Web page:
By Dan Metcalf, Jr.
Clipper Film Correspondent
Gravity (Warner Bros.)
Rated PG-13 for intense perilous sequences, some disturbing images and brief strong language.
Starring Sandra Bullock and George Clooney.
Written by Alfonso Cuarón and Jonás Cuarón.
Directed by Alfonso Cuarón.
I'm not sure humankind is supposed to explore space anymore. The payoff is the discovery of a lot of dry, uninhabitable rocks that require a lot of expense, not to mention decades or perhaps centuries of travel. A recent discovery by the Hubble Telescope revealed the existence of billions of galaxies, making most of us earthlings feel a little insignificant in comparison – so, really...what's the point? By the way, the Hubble Telescope is the setting for Gravity, the story of two shuttle astronauts trying to survive a horrific collision in Earth's orbit.
Sandra Bullock plays Ryan Stone, an medical specialist working on the famed telescope along with the crew of the shuttle Explorer. George Clooney plays mission commander Matt Kowalski. As the crew works to perform maintenance on the telescope, a debris field caused by the destruction of a Russian satellite slams into the shuttle, killing all but Stone and Kowalski. The impact also sends Stone hurtling into deep space.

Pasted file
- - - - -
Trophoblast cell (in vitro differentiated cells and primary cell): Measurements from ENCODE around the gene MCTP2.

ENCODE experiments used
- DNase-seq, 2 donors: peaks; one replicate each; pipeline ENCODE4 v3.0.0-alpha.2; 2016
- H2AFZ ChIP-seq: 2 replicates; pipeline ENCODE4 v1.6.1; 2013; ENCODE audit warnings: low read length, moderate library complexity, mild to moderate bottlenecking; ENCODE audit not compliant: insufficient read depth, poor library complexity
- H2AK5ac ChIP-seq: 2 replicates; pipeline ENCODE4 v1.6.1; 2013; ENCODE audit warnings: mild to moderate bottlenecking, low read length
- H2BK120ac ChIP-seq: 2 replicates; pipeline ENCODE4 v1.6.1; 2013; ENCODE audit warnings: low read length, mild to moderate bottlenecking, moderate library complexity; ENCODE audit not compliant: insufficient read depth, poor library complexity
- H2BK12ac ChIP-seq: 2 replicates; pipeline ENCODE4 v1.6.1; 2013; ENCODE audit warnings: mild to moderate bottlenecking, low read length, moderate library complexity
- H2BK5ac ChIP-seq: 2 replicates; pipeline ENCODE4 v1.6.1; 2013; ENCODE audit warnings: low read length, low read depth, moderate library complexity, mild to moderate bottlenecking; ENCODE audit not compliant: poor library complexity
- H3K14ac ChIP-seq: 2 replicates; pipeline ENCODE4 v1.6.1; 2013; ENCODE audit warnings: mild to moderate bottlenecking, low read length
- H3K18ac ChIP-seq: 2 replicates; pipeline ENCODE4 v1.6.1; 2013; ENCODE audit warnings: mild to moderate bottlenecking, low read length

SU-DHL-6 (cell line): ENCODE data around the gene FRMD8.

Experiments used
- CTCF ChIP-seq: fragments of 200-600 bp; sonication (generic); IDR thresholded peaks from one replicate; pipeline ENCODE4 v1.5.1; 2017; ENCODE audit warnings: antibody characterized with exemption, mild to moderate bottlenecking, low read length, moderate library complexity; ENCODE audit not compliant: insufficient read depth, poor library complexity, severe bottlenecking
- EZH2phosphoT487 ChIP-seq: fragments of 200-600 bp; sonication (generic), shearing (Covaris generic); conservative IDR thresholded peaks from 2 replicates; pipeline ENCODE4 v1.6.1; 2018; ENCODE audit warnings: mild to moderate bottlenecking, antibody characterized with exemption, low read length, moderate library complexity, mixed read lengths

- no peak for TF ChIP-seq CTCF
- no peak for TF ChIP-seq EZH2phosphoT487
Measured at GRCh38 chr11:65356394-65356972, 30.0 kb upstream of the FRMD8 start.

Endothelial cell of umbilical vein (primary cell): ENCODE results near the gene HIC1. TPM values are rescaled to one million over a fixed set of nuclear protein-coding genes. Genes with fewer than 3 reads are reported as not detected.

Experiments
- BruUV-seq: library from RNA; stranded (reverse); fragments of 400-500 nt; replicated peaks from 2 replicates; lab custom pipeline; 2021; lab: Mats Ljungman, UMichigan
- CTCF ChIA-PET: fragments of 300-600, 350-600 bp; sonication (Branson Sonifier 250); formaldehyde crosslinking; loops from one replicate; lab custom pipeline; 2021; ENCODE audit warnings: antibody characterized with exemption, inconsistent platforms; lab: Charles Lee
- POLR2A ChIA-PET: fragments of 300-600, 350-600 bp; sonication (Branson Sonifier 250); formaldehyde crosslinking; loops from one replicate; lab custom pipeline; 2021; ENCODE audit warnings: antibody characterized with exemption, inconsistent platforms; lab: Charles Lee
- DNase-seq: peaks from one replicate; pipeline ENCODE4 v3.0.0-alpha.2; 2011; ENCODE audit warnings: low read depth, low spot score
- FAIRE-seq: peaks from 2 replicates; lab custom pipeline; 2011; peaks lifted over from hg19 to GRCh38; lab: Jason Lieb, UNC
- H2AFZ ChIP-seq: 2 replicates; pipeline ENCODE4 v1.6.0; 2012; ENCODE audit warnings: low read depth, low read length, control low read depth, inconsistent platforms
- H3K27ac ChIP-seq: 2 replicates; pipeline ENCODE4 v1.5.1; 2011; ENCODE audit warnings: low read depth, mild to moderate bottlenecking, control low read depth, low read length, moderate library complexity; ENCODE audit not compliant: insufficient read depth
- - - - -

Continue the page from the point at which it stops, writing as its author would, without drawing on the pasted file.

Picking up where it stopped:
As Stone tumbles head over heals into outer space, Kowalski comes rocketing to rescue her with his jet pack suit. After helping her to calm down, Kowalski suggests they use the jet pack to travel to the nearby International Space Station for refuge.
When they arrive, both astronauts discover the same debris has damaged the ISS, and one of them has to make a tough decision in order to save the other.
Will the lone astronaut find another solution and get back to Earth?
Gravity is every bit as intense as the trailers suggest. The desperation of the astronauts begins in the first 5 minutes of the movie, and that frantic pace never lets up until the exciting climax. Cuarón's expert vision and direction make Gravity one of the best films of the year, and one that will keep you riveted to your seat until the very end. Anyone familiar with space travel might take exception to some of Gravity's liberties toward science and physics, but most of that is forgivable for the general movie audience public. It is, after all, only a movie.
Bullock gives a fantastic performance as Stone; a woman haunted by the death of her young daughter years before the mission. Clooney is solid as the stoic mission commander who never loses his sense of humor in the most desperate of circumstances.
Some images might be a little too intense for children under 12, but everyone else will enjoy Gravity's thrill ride and dramatic conclusion.
So if you were wondering if Gravity is worth your time, you are “go” for launch.